Most times, with a regular dental care routine; teeth that have had root canal treatment last as long as other teeth. Root canal treatments are performed by trained specialists called endodontists. Occasionally, you could have a case where a tooth that has had root canal begins to show signs of infection or starts to pain. This can happen even months or years after the successful completion of root canal.

In such cases, retreatment is required.

Why do some teeth need retreatment?

This could be due to a variety of causes such as:

  • The canal structure went undetected during the first root canal procedure
  • The canal was too narrow or curved to undergo successful removal of infection
  • Delay in installation of a crown following a root canal treatment
  • The restoration ended up causing contamination to salivary glands on the inside of the infected tooth
  • Due to subsequent treatments or new problems, a successfully treated tooth again developed infection

Other reasons could include cracked crowns or fillings attracting new infection. An accident could crack the treated tooth exposing it to the risk of infection again.

What does the retreatment procedure involve?

During the first visit, the endodontist will make a careful examination of your tooth and take x-rays to view the infected area. He will then discuss treatment options with you. If you opt for retreatment, then another appointment will be scheduled for the actual procedure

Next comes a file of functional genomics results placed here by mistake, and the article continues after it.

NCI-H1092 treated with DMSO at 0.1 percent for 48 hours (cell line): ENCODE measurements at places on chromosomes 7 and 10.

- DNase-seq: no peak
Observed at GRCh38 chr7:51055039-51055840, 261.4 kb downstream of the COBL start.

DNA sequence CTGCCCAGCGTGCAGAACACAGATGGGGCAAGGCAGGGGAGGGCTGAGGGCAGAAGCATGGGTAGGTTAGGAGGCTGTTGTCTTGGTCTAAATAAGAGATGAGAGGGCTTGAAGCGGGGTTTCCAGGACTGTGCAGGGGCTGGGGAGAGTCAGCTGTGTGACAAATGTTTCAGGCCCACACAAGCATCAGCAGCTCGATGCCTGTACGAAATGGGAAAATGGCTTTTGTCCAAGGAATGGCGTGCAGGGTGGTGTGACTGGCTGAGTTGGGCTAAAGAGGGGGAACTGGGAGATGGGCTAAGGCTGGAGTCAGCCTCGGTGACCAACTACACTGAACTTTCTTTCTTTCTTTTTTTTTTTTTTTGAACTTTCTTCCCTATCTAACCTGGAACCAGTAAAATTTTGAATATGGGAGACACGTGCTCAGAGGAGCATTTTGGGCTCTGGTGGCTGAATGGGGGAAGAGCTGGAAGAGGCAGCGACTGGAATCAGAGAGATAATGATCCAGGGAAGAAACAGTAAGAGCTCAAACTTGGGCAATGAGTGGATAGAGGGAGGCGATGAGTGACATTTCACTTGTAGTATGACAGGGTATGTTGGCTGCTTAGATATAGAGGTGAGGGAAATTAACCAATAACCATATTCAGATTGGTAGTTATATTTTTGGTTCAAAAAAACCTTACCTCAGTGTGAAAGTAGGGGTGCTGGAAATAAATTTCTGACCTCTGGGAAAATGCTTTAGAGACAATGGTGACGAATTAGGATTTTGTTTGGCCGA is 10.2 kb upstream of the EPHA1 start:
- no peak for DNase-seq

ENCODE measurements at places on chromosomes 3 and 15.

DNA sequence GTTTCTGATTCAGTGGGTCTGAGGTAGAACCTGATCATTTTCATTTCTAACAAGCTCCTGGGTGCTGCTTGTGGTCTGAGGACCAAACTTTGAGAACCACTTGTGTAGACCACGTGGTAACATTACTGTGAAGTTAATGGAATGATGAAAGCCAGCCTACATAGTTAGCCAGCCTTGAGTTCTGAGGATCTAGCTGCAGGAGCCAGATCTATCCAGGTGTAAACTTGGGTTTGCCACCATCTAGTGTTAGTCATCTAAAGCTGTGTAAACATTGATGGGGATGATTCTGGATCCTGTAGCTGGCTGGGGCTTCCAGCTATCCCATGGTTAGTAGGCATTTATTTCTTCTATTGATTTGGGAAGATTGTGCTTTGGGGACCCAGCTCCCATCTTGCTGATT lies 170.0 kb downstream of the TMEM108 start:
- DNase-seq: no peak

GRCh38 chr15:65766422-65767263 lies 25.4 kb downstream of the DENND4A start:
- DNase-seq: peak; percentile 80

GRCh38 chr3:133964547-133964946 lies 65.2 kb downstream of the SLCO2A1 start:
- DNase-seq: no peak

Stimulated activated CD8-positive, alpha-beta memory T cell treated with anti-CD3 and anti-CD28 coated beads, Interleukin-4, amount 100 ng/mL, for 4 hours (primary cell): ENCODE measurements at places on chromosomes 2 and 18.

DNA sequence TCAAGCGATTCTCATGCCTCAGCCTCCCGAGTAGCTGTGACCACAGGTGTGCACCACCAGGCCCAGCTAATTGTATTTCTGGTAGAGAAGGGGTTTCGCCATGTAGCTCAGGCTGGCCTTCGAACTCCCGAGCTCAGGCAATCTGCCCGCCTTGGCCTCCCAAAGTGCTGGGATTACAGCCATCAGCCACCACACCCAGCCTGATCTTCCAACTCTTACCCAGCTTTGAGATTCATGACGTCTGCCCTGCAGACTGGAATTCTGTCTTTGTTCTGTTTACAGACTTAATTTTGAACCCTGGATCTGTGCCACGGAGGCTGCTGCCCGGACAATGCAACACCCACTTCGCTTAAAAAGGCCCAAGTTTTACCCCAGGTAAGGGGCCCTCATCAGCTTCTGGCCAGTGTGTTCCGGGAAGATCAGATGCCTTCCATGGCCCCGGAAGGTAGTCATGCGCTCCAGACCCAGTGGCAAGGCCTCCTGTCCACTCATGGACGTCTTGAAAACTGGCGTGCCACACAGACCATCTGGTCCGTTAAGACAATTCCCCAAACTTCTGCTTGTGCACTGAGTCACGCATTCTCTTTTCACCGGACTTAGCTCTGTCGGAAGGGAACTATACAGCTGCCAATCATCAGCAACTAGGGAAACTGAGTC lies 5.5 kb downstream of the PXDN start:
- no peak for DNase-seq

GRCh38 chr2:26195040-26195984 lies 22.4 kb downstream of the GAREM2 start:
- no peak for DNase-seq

After administering local anesthetic, the endodontist will now set about disassembling and then removing restorative materials such as crown and post to expose the infected root

Once the canal is clean, the endodontist will use his microscope to view the area for additional canals that require attention or any other abnormal structure that seems to have developed

Once the canals have been cleaned up, he will now seal the canals with temporary filling. In some cases, he may decide to leave a post space.

To complete the retreatment procedure, you will need to return to get the tooth protected with a crown or other restorations.

In the event that the endodontist discovers that your canals are unusually blocked or too narrow, you may have to undergo endodontic surgery.